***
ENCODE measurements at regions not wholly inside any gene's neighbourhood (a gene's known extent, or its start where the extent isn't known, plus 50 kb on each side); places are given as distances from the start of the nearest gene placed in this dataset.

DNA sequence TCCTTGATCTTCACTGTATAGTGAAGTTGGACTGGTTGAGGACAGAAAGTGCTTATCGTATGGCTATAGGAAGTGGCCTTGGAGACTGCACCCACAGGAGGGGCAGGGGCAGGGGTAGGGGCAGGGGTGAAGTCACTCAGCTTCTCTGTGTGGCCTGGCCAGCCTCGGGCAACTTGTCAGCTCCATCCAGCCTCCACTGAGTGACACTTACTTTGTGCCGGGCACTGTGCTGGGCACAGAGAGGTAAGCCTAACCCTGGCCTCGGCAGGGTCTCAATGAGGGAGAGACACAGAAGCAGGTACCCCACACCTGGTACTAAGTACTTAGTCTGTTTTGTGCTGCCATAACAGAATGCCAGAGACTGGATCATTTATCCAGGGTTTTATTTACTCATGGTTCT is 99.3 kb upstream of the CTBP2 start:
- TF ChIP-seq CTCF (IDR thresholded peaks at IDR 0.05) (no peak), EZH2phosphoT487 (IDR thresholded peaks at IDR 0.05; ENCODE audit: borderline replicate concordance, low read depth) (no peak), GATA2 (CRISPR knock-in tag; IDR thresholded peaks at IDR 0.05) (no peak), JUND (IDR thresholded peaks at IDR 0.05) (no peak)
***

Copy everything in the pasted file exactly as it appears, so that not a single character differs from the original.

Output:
ENCODE measurements at regions not wholly inside any gene's neighbourhood (a gene's known extent, or its start where the extent isn't known, plus 50 kb on each side); places are given as distances from the start of the nearest gene placed in this dataset.

DNA sequence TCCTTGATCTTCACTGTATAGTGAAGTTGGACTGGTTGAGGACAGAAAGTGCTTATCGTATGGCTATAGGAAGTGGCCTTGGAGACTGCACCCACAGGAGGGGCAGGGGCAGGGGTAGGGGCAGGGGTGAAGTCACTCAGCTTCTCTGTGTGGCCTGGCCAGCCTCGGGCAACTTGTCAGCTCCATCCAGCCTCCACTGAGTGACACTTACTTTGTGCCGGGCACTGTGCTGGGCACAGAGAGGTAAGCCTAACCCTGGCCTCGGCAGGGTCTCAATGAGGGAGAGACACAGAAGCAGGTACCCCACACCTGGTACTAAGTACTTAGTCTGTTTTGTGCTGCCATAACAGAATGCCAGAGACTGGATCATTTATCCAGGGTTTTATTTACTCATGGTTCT is 99.3 kb upstream of the CTBP2 start:
- TF ChIP-seq CTCF (IDR thresholded peaks at IDR 0.05) (no peak), EZH2phosphoT487 (IDR thresholded peaks at IDR 0.05; ENCODE audit: borderline replicate concordance, low read depth) (no peak), GATA2 (CRISPR knock-in tag; IDR thresholded peaks at IDR 0.05) (no peak), JUND (IDR thresholded peaks at IDR 0.05) (no peak)